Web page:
Some theorists—including Elizabeth Anderson, Gerald Gaus, and Amartya Sen—endorse versions of “public reason” as the appropriate way to justify political decisions while rejecting “ideal theory.” The chapter proposes that these ideas are not easily separated. The idea of public reason expresses a form of mutual “civic” respect for citizens. Public reason justifications for political proposals are addressed to citizens who would find acceptable those justifications, and consequently would comply freely with those proposals should they become law. Hence public reasoning involves “local ideal theorizing”: the justification of political proposals includes their consideration and evaluation under conditions of compliance with them by the citizens to whom those justifications are addressed. Local ideal theorizing, moreover, can lead to “full ideal theorizing,” wherein citizens outline and evaluate an amended version of their society’s “basic structure.” This argument is illustrated by some recent empirical work on inequality within the United States.
Finally, the book’s cover is quite beautiful (the image is from Thomas More’s original Utopia).

Kudos to Kevin and Michael on putting together such an excellent volume!

Monday, April 10, 2017

The best coverage of Trump is from political satirists

I’ve been a great fan of political satire for as long as I can remember. But one thing that has become increasingly clear since Trump won the electoral college vote for the presidency last November 8th, is that the most informative and critical coverage of the Trump regime in the United States has been coming from political satirists (such as Seth Meyers, Samantha Bee, and Stephen Colbert) rather than from mainstream news outlets (like CNN or even NPR).

The reason is simple: news outlets see themselves as neutrally ‘reporting’ the news, including manifest nonsense like Trump’s claims regarding massive voter fraud or Trump’s tweets alleging that President Obama wire-tapped Trump tower, whereas satirists are free to call Trump’s bullshit “bullshit.”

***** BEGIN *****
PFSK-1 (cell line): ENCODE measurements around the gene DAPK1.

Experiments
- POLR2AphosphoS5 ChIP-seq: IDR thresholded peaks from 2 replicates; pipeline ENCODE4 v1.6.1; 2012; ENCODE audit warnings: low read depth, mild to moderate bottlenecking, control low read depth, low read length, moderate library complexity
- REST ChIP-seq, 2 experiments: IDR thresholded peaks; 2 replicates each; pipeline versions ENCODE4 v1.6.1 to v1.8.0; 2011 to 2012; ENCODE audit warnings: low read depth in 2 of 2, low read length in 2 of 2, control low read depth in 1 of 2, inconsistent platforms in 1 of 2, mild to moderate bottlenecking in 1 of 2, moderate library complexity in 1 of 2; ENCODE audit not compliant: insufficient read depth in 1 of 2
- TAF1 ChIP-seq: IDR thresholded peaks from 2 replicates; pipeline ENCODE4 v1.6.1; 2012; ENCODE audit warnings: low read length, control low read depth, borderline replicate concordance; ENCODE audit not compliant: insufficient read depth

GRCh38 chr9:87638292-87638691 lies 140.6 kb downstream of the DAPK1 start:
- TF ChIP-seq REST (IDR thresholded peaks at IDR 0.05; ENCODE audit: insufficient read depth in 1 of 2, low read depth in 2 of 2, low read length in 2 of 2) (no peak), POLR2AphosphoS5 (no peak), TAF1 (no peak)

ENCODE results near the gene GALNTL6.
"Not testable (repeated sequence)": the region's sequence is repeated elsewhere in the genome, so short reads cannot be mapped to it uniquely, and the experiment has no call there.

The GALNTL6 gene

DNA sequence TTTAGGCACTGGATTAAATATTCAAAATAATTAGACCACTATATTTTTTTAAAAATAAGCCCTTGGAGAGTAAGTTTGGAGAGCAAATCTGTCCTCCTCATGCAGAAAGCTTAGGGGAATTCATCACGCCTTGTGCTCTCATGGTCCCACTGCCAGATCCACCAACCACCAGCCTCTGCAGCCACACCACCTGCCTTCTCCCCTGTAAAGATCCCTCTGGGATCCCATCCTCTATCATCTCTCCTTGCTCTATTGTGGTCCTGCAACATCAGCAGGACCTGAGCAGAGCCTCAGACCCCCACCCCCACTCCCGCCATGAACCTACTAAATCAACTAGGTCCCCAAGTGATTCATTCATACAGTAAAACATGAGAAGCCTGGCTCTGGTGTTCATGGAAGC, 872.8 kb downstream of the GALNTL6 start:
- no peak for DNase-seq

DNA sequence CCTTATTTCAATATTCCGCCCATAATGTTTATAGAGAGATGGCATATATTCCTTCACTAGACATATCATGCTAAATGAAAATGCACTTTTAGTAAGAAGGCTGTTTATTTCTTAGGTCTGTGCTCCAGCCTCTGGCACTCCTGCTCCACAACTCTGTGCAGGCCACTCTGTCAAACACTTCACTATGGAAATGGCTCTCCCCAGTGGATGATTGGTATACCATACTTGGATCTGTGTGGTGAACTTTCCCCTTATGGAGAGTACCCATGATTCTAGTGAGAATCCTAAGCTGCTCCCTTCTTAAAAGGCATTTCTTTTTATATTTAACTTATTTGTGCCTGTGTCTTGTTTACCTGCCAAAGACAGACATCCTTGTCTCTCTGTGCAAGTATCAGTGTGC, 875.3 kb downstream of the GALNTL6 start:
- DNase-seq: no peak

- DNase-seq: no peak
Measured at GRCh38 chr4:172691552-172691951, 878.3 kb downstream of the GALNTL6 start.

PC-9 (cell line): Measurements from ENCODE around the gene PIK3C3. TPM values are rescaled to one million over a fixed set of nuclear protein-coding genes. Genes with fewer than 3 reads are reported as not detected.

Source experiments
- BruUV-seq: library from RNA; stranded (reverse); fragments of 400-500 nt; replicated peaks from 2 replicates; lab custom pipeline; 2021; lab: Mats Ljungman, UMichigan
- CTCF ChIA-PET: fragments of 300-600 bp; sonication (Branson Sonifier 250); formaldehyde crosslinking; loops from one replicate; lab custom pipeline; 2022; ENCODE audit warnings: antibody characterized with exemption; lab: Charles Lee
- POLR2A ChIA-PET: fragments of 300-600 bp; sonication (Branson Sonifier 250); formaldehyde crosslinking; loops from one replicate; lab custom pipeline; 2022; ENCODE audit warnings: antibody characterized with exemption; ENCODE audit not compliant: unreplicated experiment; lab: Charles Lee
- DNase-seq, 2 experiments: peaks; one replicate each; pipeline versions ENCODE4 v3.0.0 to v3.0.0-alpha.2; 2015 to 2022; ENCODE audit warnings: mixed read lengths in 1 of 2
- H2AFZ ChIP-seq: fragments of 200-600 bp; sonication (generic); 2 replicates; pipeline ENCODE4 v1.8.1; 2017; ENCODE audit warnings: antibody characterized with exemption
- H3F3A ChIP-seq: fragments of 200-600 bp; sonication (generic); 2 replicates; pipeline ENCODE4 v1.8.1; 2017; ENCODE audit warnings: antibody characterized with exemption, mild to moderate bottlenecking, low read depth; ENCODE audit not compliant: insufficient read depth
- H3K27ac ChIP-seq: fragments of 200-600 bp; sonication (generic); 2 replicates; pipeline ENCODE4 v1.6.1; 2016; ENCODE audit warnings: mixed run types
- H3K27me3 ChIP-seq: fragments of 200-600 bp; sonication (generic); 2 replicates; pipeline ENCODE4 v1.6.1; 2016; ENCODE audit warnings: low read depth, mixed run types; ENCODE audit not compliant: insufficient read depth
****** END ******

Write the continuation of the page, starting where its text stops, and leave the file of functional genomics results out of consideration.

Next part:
This Vox article—“ Comedians have figured out the trick to covering Trump”—by Carlos Maza does a fine job of explaining this point. (There is a longer, funnier video version of the article here.)

I’ve especially been impressed with Seth Meyers’ “A Closer Look” pieces on Trump, which I watch regularly on the 'YouTube.'

Sunday, February 26, 2017

Public Reason seminar (UWM Philosophy MA program)

Some colleagues at other universities have expressed interest in seeing my syllabus for the seminar on public reason that I am teaching this term, so I thought that I would post it here. Below I have provided the course description and the schedule of readings (I did not bother to post course assignments and the like, as I assume that they would be of little interest to people not taking the course).

Of note are the numerous optional readings. I do not expect students to read most (if any) of them. I include them more for my own sake, to remind myself of relevant material at a glance so that I can advise (with no delay) students who wish to explore certain topics beyond the required readings.